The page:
The methods of a Vile Shadow vary, but all are horrific. Some seem to prefer to mimic the voices of allies from just out of sight, luring unwary (or overly heroic) adventurers to a dark end. Others create ‘treasure’ piles consisting of items they’ve looted off of former victims, enticing those greedy enough to step beyond the light into an early grave. Though they are physically weak, their barbed words and whispers can drive even the most willful warrior into a blind fury, and at worst, drive them to betray their former allies. Whatever their means of attack, Vile Shadows seemingly exist only to cause harm, attacking at random and with no obvious purpose. Thankfully, Vile Shadows are known to shun bright lights, and magic that has a more devastating effect on the accursed seems effective, though the beings themselves exhibit more spiritual traits than the undead. If is for this reason many Green Sash escorts carry a ready supply of phosphors, and the practitioners of the Forgotten Rites are in high value for caravans exploring shadowy lands.
Many attempts have been made to capture a ‘living’ Shadow by the Adventurer’s Guild of Haven, but so far, none have been successful. Even magical wards and greater workings seem ineffective at containing, or restraining, the monsters for very long. As many Dominancy scholars have hypothesized, whatever magic maintains the emerald dome around their city may be the only force that Vile Shadows are unable to penetrate, but recreation of that ward has been so far impossible. There are rumors, though, of a spell known only to faculty of the AERF that can bind a Vile Shadow to the sorcerer’s will; the AERF officially rejects and denies all claims to this nature.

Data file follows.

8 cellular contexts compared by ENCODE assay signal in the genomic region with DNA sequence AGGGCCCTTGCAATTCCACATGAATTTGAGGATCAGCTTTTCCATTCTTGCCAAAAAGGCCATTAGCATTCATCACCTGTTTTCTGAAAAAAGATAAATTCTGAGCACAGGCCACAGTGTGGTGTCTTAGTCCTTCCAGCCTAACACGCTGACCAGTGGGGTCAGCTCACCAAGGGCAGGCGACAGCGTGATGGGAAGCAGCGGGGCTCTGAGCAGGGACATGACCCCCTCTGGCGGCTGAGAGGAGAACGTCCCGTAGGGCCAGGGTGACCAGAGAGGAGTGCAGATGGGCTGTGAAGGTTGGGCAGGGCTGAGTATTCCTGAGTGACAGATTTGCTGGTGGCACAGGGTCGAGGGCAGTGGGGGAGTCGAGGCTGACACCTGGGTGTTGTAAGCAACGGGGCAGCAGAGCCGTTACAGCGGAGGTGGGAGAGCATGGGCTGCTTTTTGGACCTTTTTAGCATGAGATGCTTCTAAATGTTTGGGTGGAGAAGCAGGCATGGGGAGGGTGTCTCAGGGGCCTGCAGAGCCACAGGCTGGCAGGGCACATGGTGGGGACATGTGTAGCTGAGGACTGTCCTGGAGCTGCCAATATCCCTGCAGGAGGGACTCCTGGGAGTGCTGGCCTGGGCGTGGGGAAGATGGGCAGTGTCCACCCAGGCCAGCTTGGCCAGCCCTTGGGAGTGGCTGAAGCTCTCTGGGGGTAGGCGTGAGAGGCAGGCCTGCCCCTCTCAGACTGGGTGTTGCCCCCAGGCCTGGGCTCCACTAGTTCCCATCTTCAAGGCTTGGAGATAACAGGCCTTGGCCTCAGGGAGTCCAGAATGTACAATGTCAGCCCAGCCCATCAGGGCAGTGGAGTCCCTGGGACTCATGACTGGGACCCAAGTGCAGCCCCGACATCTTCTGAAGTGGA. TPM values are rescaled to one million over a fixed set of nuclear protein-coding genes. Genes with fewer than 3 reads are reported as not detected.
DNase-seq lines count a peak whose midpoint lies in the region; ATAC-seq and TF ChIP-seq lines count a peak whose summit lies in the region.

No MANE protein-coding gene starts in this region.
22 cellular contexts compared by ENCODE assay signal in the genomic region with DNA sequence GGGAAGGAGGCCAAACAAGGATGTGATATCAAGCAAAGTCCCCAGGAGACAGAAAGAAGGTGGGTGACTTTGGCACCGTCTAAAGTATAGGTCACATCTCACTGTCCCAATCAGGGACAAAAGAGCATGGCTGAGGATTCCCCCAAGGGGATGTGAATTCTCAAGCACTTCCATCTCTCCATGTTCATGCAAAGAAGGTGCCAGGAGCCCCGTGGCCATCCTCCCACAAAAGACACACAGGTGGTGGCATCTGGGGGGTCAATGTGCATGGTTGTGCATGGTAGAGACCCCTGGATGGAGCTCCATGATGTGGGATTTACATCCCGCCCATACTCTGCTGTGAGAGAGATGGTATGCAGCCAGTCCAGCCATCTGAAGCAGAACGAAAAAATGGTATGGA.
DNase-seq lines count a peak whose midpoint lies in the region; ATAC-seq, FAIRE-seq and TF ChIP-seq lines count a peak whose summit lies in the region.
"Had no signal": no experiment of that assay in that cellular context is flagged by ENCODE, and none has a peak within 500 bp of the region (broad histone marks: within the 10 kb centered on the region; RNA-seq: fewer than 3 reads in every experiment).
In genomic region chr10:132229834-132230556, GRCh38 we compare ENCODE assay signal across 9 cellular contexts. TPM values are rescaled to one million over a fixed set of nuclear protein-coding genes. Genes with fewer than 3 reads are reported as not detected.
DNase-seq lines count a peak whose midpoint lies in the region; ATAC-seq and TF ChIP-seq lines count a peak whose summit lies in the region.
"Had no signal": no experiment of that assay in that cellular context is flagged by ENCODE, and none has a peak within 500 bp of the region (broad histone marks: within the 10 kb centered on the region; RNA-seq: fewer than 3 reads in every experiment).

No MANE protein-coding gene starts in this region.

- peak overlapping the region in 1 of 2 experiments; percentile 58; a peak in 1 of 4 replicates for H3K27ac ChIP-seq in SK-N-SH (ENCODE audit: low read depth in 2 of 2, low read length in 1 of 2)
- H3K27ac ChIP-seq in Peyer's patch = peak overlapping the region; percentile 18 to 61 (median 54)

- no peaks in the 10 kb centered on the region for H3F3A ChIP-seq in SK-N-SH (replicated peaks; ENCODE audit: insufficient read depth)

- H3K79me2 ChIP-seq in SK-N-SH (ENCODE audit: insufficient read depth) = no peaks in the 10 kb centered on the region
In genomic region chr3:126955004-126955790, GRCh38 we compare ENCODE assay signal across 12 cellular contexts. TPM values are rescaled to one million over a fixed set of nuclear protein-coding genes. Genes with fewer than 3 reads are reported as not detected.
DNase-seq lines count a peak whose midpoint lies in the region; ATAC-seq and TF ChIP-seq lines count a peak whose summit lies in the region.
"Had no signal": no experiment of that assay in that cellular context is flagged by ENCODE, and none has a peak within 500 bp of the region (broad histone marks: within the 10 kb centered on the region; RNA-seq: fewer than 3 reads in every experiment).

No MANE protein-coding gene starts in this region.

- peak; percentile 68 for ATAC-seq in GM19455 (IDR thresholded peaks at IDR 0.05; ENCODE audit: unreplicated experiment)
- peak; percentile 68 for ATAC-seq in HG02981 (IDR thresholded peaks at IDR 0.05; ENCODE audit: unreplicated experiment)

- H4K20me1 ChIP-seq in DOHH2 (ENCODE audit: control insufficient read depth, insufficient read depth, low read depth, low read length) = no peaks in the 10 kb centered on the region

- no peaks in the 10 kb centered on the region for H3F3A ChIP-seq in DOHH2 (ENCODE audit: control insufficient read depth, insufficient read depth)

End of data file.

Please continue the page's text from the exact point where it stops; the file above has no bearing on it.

Despite the wide variety of worlds tethered to the Fracture, some themes appear strongly consistent. One of these, if not the most common, is of the dead rising to attack the living. These accursed beings are as varied as the worlds they hail from; the vicious Zombie of the Four Monarchies, the nearly unstoppable Cryptborne of Exile, and the bloated Drowned Men may appear physically different, but scholars agree that similarities exist across each example.
Almost as varied as the types of zombie are the ways in which one is created. The hunters of the Red Frontier claim that the dead are created by shards of broken weapons, left over from when the gods of death and life warred for supremacy. Those hailing from the Winedark Seas speak of the Drowned, the risen protectors of a dark goddess who they say stalks the depths of the Fracture even now. Reports from abandoned facilities in the north tell of undead being assembled by hand, their rotten bones reinforced with steel. Whatever the means of rebirth, the undead are almost universally hostile to the living. Thankfully for the denizens of the Fracture, many cultures have created effective ways to stop the risen corpses, from magic spells and wards to specially built weapons that ensure the relatively slow creatures. While a single zombie might not present a challenge to a skilled warrior, a few dozen can easily overwhelm defenses with sheer, unrelenting force. The dead do not need food, rest, or even breath, and as such they march eternally on against those that still live.